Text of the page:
It’s not just me. It does seem there has been a lot of talk recently about women in philosophy: their absence, why they leave philosophy so early, the sexism and sexual harassment they face, and whether philosophy seems to do worse in this regard than other disciplines in the humanities or even science. (To jump into this debate, you could do worse than chase down some of the links available here through the excellent New APPS blog: discussions on the under-representation of women in edited volumes, conferences, the McGinn affair, for instance.)
I consider myself to have already made a contribution to this debate by my positing the Dickhead Theory as a possible explanation for the lack of women in philosophy. To wit, academic philosophy is overpopulated by male blowhards who seem to conceive of it as a contact sport and engage in public displays of obnoxious behavior at academic fora. Today, I want to embellish that claim just a bit in response to some of the discussion that was sparked by Rebecca Kukla’s suggestion that the adversarial nature of philosophy was something women could and should be able to handle:
I think that the whole idea that women are put off by or unsuited to the aggressive, argumentative style of philosophy is crap.
This has sparked a fairly extensive discussion so I’m definitely coming to this late, and possibly with very little, but let me press on regardless, mainly by way of anecdote. (A far more theoretically informed discussion can be found on the New APPS blog here and here. I broadly agree with Jennifer Saul that whether or not the aggressive style is something that women are comfortable with, its bad for philosophy, and with Eric Schliesser that modes of argumentation can be productive without being aggressive and that even if philosophy was adversarial in the past doesn’t mean it has to be now.)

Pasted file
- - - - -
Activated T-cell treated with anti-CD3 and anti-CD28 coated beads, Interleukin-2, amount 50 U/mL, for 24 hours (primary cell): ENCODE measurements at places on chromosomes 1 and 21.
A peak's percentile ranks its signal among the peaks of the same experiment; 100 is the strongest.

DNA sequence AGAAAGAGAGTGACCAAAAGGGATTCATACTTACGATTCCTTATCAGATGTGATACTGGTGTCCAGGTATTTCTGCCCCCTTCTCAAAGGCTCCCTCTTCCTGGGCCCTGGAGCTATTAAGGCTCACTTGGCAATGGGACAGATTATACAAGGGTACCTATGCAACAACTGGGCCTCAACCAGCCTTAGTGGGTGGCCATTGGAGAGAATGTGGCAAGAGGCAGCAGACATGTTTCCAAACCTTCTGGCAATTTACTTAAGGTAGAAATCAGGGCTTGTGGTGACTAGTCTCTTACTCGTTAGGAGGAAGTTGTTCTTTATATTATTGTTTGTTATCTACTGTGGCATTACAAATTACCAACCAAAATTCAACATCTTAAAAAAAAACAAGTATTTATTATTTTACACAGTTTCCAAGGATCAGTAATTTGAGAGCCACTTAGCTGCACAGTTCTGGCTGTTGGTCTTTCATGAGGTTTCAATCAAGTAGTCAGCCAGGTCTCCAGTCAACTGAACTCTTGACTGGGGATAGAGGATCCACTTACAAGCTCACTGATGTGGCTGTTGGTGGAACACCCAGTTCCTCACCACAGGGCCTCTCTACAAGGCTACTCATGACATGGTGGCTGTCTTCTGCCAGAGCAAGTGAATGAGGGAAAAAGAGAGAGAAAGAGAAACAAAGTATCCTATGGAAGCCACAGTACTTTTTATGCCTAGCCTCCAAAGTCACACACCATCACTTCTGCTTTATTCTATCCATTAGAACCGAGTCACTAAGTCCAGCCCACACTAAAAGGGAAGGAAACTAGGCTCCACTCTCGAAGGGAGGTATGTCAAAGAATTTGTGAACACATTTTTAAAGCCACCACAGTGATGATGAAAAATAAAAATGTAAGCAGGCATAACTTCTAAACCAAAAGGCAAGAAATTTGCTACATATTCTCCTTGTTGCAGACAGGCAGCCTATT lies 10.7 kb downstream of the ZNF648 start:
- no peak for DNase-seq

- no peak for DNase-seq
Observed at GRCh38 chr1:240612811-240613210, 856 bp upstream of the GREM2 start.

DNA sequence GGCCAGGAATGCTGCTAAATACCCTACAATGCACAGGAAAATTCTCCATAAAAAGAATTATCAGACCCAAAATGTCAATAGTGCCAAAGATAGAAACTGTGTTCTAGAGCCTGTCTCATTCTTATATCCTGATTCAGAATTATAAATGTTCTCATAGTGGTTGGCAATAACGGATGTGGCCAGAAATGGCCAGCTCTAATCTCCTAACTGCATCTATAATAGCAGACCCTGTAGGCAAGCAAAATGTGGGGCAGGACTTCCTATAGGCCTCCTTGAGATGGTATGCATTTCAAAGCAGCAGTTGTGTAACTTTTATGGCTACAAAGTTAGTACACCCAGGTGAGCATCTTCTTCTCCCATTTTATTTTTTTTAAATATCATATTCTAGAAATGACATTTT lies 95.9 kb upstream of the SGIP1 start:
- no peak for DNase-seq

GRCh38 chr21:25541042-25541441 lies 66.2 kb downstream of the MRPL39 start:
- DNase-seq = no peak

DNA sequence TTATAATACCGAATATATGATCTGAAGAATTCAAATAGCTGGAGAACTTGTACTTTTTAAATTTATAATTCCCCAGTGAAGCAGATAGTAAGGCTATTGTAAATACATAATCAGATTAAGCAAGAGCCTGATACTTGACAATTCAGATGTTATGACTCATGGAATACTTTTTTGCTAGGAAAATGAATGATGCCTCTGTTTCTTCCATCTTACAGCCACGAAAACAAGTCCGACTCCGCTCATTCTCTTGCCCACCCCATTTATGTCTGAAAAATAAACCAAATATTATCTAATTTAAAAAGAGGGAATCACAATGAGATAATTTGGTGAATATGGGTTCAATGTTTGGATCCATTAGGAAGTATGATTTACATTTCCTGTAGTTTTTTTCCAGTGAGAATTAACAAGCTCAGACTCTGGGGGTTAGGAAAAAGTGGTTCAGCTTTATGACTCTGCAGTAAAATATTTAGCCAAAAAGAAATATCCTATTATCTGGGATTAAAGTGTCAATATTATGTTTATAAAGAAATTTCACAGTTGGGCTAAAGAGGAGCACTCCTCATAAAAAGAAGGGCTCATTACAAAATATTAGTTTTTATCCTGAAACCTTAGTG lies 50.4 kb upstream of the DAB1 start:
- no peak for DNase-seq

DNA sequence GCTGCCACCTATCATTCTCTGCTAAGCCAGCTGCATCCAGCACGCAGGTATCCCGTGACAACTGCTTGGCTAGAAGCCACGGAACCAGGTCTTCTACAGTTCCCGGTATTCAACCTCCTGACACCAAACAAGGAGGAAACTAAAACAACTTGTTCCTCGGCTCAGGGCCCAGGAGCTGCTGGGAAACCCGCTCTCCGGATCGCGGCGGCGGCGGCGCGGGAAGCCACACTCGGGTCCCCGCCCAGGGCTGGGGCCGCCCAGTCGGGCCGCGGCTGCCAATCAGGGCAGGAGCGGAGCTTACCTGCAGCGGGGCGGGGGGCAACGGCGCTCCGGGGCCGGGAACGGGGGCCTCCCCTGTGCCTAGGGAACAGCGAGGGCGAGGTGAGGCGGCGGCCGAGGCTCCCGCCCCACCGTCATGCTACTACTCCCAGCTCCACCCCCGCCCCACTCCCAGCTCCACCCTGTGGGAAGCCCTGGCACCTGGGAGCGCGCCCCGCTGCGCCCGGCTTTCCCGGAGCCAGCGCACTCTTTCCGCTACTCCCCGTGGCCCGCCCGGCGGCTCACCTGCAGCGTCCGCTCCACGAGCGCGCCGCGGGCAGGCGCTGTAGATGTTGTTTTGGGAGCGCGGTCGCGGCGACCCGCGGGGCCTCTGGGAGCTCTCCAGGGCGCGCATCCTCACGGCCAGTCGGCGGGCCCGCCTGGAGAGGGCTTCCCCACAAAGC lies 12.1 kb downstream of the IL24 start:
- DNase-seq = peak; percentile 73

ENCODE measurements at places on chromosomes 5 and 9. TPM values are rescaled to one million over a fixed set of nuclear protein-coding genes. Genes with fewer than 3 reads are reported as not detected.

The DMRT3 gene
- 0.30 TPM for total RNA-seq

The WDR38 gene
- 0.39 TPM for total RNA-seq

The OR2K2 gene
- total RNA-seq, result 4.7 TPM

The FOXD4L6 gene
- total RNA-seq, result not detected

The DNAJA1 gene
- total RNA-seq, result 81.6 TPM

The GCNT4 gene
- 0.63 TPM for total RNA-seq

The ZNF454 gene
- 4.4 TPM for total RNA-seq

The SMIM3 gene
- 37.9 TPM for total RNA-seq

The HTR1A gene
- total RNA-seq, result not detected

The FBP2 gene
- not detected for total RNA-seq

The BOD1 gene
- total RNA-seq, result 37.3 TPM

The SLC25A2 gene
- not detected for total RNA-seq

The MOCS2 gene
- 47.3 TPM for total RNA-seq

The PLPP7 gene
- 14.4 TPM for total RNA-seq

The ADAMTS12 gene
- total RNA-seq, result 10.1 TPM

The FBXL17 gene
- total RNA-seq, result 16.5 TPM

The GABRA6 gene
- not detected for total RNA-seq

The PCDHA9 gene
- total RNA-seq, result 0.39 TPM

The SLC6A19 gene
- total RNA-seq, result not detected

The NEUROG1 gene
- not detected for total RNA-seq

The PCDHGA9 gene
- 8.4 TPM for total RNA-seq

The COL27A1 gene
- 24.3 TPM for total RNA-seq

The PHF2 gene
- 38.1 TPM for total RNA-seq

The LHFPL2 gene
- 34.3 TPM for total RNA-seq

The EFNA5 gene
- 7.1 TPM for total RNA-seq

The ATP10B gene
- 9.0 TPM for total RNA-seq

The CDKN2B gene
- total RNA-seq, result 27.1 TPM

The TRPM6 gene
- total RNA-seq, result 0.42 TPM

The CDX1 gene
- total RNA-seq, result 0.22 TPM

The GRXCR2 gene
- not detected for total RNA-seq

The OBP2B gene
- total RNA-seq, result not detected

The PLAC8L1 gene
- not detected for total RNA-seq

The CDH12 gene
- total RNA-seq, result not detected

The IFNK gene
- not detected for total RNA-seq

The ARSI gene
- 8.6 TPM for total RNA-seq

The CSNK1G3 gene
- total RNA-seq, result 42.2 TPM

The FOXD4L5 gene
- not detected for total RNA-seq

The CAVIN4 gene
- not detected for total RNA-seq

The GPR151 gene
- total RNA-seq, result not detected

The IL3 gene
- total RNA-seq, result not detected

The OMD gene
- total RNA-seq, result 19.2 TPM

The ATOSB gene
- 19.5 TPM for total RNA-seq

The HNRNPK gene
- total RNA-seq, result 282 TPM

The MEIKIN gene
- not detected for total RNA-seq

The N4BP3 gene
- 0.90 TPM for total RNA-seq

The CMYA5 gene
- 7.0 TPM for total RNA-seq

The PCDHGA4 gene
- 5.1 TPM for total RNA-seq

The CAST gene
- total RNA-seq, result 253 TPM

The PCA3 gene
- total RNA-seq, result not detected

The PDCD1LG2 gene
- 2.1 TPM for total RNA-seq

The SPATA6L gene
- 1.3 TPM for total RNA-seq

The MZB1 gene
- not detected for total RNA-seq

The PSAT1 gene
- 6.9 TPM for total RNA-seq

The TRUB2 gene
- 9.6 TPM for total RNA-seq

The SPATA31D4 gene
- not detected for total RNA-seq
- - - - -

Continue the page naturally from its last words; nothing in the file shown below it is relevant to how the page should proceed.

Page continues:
So: the best and most useful and productive philosophy discussions I have participated in have not taken place at public fora like conferences or colloquia. They have taken place in private settings: a beer in a bar or at someone’s home, a discussion over a coffee somewhere. They have been intense in the best sense of the word: lots of ideas exchanged, arguments traded back and forth, positions questioned and examined extensively. The contrast with the ‘public’ discussion of philosophy could not be more acute. There, the aforementioned Dickhead Theory finds ample confirmation.
The reasons for this, I think, are quite simple: philosophy as a discipline seems to set great store by performances in its public arenas: the forums, the conferences, the workshops, the colloquia. Here is where, apparently, you ‘make an impression’, where you posture. Its graduate students are highly insecure, worried about jobs and placement. They go to these venues hoping to make a visible impression; they have already received some instruction on how to perform from their ‘heroes’: the tenured (male) bigwigs who will write their letters of recommendation (and who once were graduate students just like them). The peacock effect in these settings then manifests itself in the visible display of coarsely demonstrated philosophical nous.
Take a discipline racked by deep insecurity about its worth compared to science, which finds its most pleasing self-image in imagining itself continuous with the natural sciences and aspires to their ‘hardness’, throw in a largely male population, add a desperate job market, a culture of uncritical hero worship of its luminaries, mix in a sphere of ostensible academic interaction used instead for preening and strutting and the academic equivalent of mating, and you have, I think, the makings of a domain, which will continue to remain hostile to women.